Photon Counting
Developed in the 1980s, photon counting scans the breast using about one-third of the radiation dose of regular mammography--0.6mGy vs.1.7mGy for standard mammography, explains John M. Lewin, MD, a radiologist with Diversified Radiology of Colorado.

The exam requires a few extra seconds of breast compression, but Lewin says he is not convinced the lower radiation dose will benefit most women undergoing mammography.

“We know radiation given to the breast between puberty and age 30 increases your risk of breast cancer,” he says. Beyond age 30, he says, “there is no measurable effect.”

Photon counting had a 76 percent cancer detection rate compared with 59 percent for other screening units, according to data analysis from a 2014 study out of Germany and published in Radiology.

But Lewin points out that it’s impossible to know whether the results were because of the technology, the radiologists, the population or other factors.

Photon counting has been FDA-approved for one vendor, Royal Philips Electronics, and Shepardson points out that the technology would be costly since it requires an entirely new detector.

Breast CT
Photon counting and tomosynthesis potentially offer incremental, but not substantial advances in breast cancer detection, according to John M. Boone, radiology vice chair and professor of radiology and biomedical engineering, at the University of California Davis Medical Center.

After examining more than 600 patients in 10 years, “we do feel pretty strongly that breast CT will have a role in breast cancer screening,” Boone says.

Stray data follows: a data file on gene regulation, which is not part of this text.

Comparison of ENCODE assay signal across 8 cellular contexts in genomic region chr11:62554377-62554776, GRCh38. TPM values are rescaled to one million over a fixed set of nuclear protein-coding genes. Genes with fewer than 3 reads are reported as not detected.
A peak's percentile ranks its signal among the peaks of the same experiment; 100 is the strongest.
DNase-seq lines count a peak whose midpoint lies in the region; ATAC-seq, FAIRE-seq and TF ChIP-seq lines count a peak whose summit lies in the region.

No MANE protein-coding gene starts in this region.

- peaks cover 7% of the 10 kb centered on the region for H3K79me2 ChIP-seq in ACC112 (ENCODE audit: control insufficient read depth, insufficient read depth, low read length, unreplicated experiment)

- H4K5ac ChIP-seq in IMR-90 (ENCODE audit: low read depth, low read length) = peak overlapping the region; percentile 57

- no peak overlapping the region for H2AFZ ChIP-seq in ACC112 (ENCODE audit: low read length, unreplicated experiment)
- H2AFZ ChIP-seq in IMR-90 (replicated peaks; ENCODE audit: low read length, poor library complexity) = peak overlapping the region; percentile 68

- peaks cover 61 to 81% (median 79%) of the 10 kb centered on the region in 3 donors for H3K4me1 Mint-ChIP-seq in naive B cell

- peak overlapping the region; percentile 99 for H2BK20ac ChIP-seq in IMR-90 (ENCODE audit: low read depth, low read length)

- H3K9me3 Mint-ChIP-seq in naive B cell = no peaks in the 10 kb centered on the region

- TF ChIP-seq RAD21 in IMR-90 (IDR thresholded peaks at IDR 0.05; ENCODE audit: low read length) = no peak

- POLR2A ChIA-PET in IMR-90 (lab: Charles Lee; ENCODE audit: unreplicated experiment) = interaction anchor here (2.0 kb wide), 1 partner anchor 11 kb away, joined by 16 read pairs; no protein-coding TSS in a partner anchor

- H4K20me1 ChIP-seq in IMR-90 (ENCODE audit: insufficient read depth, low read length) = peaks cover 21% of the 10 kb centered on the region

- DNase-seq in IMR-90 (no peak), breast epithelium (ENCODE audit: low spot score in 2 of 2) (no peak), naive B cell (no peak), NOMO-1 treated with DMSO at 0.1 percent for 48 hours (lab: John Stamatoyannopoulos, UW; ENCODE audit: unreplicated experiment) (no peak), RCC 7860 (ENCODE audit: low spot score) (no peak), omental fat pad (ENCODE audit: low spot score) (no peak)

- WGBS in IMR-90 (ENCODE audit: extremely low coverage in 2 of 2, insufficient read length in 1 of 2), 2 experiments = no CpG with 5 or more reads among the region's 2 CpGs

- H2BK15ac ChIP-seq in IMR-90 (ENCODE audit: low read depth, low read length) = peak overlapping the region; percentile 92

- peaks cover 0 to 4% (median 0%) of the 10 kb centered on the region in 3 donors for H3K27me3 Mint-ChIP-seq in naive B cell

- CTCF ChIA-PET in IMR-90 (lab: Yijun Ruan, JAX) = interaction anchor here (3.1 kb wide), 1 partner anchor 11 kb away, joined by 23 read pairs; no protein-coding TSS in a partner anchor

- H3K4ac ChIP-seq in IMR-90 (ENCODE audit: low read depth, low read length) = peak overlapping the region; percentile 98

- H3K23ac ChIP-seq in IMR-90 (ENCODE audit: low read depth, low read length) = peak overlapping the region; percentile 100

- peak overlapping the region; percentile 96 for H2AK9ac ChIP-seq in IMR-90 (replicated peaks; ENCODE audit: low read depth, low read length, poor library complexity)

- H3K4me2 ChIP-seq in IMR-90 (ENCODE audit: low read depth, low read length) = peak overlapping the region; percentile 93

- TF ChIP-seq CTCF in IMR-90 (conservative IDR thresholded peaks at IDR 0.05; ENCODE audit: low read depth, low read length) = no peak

Boone says breast CT is superior to digital mammography in detecting mass lesions even without contrast. Contrast-enhanced breast CT also is competitive with, if not superior to, digital mammography in detecting microcalcifications, he says.

And for women at high risk for breast cancer who might be candidates for breast MRI, breast CT might prove to be a preferred alternative, he says. When contrast agents are used with CT, “we can reap all the benefits of MRI,” Boone says, adding that the exam takes half as long as MRI and is less expensive. A disadvantage of CT is that it uses ionizing radiation, unlike MRI, which uses magnets and radio waves.

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While Boone does not have hard data on a technology his center is developing-along with a handful of others worldwide-he is optimistic that breast CT eventually will replace traditional mammography for routine screening.

With breast CT, the patient lies on her stomach with her breasts falling through a “hole” in the table-no compression necessary.

She holds her breath for 10 or 15 seconds while the machine under the table gathers 360 degrees of data in 500 individual images, which are used to reconstruct virtual slices of the breast.